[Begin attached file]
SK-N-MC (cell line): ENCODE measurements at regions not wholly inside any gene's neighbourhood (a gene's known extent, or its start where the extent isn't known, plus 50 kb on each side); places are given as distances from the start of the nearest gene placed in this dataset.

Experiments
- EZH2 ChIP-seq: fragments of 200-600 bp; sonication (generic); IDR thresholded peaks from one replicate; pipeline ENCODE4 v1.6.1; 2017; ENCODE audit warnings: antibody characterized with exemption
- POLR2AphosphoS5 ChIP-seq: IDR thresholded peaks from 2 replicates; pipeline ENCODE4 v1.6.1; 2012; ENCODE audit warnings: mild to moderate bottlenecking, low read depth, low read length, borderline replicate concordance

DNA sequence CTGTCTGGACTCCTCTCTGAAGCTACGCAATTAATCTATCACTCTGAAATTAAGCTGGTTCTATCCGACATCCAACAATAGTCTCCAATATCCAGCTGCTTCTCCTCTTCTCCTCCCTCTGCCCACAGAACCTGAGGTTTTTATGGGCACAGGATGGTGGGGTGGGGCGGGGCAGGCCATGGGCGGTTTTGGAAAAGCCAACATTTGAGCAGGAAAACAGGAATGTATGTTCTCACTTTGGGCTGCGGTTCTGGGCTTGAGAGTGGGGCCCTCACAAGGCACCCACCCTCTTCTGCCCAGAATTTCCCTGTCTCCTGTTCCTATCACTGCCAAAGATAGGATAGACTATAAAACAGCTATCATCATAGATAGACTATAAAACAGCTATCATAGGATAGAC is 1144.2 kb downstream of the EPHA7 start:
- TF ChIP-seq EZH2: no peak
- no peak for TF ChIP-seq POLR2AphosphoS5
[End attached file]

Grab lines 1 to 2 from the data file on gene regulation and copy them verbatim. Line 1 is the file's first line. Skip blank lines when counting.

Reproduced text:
SK-N-MC (cell line): ENCODE measurements at regions not wholly inside any gene's neighbourhood (a gene's known extent, or its start where the extent isn't known, plus 50 kb on each side); places are given as distances from the start of the nearest gene placed in this dataset.

Experiments